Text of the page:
On the Sunday afternoon, we gathered around to see what everyone had achieved over the weekend - you can see details of the fourteen teams here, or watch the whole thing (warning - it’s about an hour long). Some of our favourites are here:

The Daily Pollute

The brilliantly named Daily Pollute pulled together live sensor data about air quality in London (via the London Air API ) with location data from your mobile phone - their initial prototype giving you information about pollution levels on your regular routes.

Digital Anaesthetic Chart

Anaesthetists agree that the way they are recording information about patients under their care needs to change.

At the moment that often consists of taking numbers from a machine, and writing them by hand onto a piece of paper. The team (involving OHC’s own @fredkingham) automated the process of extracting numbers from the machine - reducing errors and increasing the number of readings you can take, as well as creating a new UX for displaying the information in line with the new AAGBI guidance for anaesthetic charts.

The potential benefits in terms of efficiency and error reduction here are huge - this is one of the many routine practices in the NHS that can be made dramatically safer, quicker and cheaper with high quality digital tools. In 2016 we shouldn’t have humans copying numbers off of a computer screen onto a paper chart.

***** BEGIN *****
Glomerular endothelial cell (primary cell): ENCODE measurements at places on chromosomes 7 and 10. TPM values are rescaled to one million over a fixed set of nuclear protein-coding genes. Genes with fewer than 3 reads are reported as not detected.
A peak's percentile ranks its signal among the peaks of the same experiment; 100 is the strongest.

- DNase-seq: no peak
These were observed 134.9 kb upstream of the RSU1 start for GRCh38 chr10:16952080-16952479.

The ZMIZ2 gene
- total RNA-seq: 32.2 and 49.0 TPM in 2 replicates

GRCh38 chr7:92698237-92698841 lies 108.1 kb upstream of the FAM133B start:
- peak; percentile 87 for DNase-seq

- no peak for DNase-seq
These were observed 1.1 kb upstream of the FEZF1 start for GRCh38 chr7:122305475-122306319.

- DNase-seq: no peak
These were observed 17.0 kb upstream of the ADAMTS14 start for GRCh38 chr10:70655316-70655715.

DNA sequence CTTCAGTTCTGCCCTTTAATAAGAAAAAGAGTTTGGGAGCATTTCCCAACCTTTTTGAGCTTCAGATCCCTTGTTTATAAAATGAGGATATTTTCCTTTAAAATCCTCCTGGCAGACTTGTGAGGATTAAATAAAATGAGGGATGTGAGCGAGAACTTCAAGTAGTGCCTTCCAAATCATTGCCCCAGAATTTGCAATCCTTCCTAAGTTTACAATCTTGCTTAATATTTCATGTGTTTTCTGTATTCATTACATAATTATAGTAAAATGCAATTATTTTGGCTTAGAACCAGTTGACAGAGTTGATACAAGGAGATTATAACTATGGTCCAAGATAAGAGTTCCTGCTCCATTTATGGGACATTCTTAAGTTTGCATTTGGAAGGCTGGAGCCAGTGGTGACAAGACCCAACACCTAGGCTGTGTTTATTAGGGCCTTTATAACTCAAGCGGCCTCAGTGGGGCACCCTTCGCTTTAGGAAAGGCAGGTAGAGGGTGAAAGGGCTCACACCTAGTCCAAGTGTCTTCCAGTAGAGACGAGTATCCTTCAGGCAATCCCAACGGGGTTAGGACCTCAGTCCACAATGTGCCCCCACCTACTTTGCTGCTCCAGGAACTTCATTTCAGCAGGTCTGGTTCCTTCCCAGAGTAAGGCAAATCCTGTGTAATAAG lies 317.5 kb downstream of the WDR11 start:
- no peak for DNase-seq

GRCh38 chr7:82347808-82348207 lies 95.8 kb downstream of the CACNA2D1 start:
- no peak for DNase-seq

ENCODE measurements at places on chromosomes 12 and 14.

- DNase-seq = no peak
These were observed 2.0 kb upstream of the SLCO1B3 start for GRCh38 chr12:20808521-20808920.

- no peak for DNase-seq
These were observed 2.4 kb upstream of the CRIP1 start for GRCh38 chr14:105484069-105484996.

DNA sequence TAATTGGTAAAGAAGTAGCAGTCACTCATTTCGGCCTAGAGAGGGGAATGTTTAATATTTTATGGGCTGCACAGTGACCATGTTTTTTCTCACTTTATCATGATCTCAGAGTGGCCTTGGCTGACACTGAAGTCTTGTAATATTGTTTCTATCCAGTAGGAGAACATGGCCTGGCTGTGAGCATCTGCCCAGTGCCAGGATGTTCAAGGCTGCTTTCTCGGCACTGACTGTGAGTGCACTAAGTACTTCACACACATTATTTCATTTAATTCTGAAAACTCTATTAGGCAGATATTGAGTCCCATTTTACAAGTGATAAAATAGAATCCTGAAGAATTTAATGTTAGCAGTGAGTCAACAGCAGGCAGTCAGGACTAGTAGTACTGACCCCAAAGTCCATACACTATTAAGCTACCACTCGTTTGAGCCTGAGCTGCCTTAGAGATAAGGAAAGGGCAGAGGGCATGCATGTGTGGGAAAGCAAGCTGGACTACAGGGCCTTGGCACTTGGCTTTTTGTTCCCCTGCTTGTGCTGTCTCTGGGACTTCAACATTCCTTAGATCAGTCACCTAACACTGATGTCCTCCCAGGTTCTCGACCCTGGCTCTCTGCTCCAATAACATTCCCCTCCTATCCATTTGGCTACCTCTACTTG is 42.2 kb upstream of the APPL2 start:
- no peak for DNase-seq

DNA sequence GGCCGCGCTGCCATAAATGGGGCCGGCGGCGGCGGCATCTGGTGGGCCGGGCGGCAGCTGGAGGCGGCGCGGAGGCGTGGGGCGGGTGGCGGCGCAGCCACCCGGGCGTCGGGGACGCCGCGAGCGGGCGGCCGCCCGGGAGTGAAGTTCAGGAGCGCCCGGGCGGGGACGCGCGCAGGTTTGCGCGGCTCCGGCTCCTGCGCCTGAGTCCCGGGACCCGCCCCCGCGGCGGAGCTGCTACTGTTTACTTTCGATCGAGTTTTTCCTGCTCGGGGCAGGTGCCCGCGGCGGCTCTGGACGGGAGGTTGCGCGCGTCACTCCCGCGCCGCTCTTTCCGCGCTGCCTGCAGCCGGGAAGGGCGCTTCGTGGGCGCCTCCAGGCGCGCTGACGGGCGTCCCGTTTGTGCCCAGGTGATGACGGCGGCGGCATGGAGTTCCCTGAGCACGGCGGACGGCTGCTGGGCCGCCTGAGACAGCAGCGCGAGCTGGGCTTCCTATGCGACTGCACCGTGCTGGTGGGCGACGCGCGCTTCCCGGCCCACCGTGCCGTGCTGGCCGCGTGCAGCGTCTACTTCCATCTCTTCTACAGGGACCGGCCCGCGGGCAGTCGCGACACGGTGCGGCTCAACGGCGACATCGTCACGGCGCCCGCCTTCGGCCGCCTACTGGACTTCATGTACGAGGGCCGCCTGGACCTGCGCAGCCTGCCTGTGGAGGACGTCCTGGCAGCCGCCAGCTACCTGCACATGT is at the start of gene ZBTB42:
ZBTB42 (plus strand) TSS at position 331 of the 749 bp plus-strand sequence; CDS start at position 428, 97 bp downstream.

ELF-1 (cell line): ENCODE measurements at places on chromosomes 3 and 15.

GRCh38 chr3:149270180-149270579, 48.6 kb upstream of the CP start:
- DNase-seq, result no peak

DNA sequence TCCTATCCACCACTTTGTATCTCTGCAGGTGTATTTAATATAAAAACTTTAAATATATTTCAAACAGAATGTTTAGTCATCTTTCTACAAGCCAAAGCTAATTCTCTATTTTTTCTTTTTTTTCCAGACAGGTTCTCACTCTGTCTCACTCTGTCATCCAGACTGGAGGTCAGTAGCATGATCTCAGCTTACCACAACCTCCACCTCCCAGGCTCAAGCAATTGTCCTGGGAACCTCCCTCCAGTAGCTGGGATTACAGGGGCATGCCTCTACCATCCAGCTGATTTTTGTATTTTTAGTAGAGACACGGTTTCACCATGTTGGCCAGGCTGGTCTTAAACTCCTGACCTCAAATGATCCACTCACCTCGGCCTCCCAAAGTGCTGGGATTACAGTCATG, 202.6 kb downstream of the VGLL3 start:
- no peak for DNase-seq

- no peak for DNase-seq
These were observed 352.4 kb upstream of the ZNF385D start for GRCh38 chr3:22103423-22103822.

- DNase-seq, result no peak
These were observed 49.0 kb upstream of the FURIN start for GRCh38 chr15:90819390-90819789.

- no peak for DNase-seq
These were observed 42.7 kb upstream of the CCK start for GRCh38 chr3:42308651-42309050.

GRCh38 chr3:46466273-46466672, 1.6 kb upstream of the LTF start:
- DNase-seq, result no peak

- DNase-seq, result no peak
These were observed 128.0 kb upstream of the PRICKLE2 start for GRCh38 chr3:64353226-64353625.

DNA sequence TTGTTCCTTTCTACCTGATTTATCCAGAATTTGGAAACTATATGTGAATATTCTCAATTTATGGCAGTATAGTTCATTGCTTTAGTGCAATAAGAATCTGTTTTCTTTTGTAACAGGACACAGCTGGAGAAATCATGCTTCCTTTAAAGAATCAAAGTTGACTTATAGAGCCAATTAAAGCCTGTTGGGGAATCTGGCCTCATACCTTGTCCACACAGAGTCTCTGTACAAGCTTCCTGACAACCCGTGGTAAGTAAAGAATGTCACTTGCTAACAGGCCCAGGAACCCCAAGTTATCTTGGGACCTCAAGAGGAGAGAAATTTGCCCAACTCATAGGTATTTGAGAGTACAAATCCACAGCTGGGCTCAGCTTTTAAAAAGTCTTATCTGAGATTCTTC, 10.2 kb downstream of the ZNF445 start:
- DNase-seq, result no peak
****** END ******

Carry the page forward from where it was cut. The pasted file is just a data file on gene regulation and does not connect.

The outbreak team designed a health record system in a box, optimised for resource strapped (no network, no power, little infrastructure) environments. With a single crate containing a Raspberry Pi server, Android Tablets for users, and a Patient management system, optimised for emergency responses, and ruggedised against failure in a situation where IT support could be hundreds of miles away.

The Outbreak team (including yours truly @thatdavidmiller) were crowned the eventual winners of NHS Hack Day 13, and are excited to find partners who can help take the project forwards.

Thanks & Looking Forwards

This was the second time that NHS Hack Day London has been organised by the amazing @DeckOfPandas, and we’d like to thank her again for all the hard work in the months beforehand and over the weekend in making sure that the event went brilliantly.

NHS Hack Day will be back in another four months in Newcastle, tickets will be released shortly - follow us on twitter and sign up to the mailing list to find out when they’re out - we hope to see you there!

Photo credits: Paul Clarke Photography

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How we manage risk when we use open source in health

In the last couple weeks, many thousands of words have been written about a small piece of open source code called left-pad which was suddenly un-published by its author. (If you’re not up to speed on this, then you might like to read a narrative overview, or some interesting analysis.)